Making Security Everyone's Business

Author and philosopher Aldous Huxley once wrote, "The means determine the ends." In other words, how we do something directly impacts the result. This is especially true when implementing security and risk management in an organization. Users who are told to follow seemingly arbitrary rules, without understanding the underlying reasons for them, can easily contribute to a security breach.

When security becomes everybody's business, the organization gains greater value from its security investments and builds stronger overall business process management and growth. Here are five tips to help get you there.

Tip 1: Understand the business

Sounds simple, doesn't it? But when considered within the context of a security framework, this can be hard to accomplish. Security administrators and stewards of a company must understand what the business is trying to accomplish before implementing technologies or procedures that don't support growth. Case in point, online banking with certificates (X.509). While a certificate is arguably stronger security than a simple PIN, it also puts a burden on the customer. Banks are in the business of protecting their consumers' assets, but they must first be in the business of making customers happy so that they will keep their accounts with the bank. Because many consumers didn't want to deal with managing certificates, most banks allow online banking with a PIN.

Tip 2: Don't speak "dolphin"

When the security team understands what's important to the business, they can speak to executives as partners rather than as those "tech guys." Using language that shows the executive team that you understand what's important to them goes a long way toward helping them understand what's important for security. And without executive buy-in, implementing a strategic security plan can be impossible. Because the security discipline has a lot of jargon and acronyms it can be tempting to fall into "security speak," which to most nonsecurity folks sounds about as intelligible as two dolphins beeping at each other. Use business terms and normal language. While an executive may not understand the concepts of cryptography, most of them can appreciate that if critical data is being carried on a PDA, protecting that data is a good thing for the business.

Tip 3: Treat users like adults

Taking this one step further, bring the same approach to your end users. In some organizations, there is a general feeling among the security administrators that the general user population is clueless about security because they write passwords on sticky notes. Training and awareness sessions can help remove this barrier. Engage users in the process by explaining why certain rules and procedures are in effect. Periodically sit down with user focus groups to ascertain how usable and effective the rules are. And look to technologies that can help ease the users' burden. If the company implements a 30-day password aging scheme, look at enabling technologies such as single sign-on that reduce the number of passwords people need to remember. Most people can remember one new password every 30 days; few of us can remember 10 new passwords in the same time frame.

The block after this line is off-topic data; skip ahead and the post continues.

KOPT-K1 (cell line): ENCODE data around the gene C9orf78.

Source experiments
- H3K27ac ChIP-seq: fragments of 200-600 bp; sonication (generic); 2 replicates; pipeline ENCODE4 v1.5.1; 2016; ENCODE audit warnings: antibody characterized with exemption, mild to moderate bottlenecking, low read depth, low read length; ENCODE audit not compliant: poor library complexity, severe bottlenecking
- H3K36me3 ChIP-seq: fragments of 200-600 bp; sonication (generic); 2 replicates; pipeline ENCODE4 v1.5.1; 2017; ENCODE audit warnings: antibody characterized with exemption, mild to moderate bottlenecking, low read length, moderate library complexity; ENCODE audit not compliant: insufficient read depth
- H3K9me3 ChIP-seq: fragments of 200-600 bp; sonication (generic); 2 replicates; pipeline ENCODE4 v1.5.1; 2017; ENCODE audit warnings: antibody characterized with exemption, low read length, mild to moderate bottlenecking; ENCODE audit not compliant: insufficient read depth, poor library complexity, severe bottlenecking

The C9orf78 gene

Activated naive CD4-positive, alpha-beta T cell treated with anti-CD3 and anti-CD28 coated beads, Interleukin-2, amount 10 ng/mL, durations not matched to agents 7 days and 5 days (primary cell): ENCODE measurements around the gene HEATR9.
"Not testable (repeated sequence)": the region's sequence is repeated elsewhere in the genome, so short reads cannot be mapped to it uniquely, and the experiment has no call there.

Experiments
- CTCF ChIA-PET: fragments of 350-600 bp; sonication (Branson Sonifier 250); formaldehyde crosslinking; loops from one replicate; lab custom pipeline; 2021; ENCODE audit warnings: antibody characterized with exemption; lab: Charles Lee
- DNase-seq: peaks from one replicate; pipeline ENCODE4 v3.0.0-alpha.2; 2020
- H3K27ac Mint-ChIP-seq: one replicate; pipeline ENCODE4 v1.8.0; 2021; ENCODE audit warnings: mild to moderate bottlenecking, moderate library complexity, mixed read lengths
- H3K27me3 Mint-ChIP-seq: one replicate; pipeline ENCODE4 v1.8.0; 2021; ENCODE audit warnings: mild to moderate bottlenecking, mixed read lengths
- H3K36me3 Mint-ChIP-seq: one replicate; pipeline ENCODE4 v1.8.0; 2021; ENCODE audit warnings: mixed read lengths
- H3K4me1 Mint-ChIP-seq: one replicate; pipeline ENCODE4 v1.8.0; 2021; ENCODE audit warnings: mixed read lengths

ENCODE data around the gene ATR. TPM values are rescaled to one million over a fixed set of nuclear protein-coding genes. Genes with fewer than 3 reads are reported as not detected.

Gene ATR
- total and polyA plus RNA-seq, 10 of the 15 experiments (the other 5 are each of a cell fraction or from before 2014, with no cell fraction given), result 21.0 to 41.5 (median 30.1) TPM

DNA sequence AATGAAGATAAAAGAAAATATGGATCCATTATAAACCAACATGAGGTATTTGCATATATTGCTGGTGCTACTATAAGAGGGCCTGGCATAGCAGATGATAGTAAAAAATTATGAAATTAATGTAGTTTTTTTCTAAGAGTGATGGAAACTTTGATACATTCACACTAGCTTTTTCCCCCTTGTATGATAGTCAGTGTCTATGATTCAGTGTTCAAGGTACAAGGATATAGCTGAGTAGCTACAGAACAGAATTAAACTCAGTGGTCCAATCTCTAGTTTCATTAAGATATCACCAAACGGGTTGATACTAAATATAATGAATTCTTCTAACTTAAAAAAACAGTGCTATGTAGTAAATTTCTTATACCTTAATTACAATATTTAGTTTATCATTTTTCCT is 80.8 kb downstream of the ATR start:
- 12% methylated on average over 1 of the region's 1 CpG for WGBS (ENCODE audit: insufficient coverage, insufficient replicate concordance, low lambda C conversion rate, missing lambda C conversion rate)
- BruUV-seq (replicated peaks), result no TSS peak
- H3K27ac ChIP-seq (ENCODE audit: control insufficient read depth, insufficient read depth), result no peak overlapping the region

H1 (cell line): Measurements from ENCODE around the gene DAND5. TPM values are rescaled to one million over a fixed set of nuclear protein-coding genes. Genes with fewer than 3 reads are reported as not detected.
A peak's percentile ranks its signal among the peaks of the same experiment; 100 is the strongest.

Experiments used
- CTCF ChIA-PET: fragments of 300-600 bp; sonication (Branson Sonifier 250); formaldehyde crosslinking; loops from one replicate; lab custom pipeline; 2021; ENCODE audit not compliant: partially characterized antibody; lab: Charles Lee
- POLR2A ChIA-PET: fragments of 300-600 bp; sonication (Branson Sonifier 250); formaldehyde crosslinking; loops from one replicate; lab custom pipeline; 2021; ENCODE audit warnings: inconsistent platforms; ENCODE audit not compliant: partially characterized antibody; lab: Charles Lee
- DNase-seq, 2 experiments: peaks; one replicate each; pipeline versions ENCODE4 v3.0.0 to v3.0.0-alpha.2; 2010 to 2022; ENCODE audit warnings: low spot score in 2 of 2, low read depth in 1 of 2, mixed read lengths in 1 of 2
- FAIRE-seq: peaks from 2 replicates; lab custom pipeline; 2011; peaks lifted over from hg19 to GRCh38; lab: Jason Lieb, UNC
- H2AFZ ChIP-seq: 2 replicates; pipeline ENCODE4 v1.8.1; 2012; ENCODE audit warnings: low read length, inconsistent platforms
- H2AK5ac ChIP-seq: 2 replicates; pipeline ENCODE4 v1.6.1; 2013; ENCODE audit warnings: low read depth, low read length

Tip 4: Don't just build it

In the movie Field of Dreams, Kevin Costner built a baseball field and "Shoeless Joe" magically appeared. Things aren't so simple in the world of security technology. Policies that are mandated from one small group across the organization are often ignored or circumvented. Difficult-to-use technologies are seen as barriers rather than enablers. Things turn around, though, when the key stakeholders are part of the decision and implementation process. Find champions within organizational units who understand the business value of security, engage their input on new policies and technology rollouts, and leverage their influence to spread awareness throughout the company.

Tip 5: Keep awareness high

Finally, don't forget that it's easy to forget. When users get involved in day-to-day firefighting, it can be hard to keep in mind that security is everybody's business. But there are ways to gently remind people. Consider a monthly e-mail to the company that provides a summary of the organization's state of security health. Make security part of the HR process and train users when they are hired, having them sign off on acceptable usage policies during orientation. Provide friendly reminders on Post-it notes like "Don't write your password on this!," or monthly awareness booths in the cafeteria, contests and rewards for security-aware behavior or a bounty for best "phishing" discovery. And if the above sounds too hokey, try this -- get out there and talk to people. In the world of security, a little humanity can go a long way.

Kelly is an executive security adviser at Computer Associates International Inc.

Special Report

Proactive Security

Stories in this report:


Copyright © 2005 IDG Communications, Inc.

It’s time to break the ChatGPT habit
Shop Tech Products at Amazon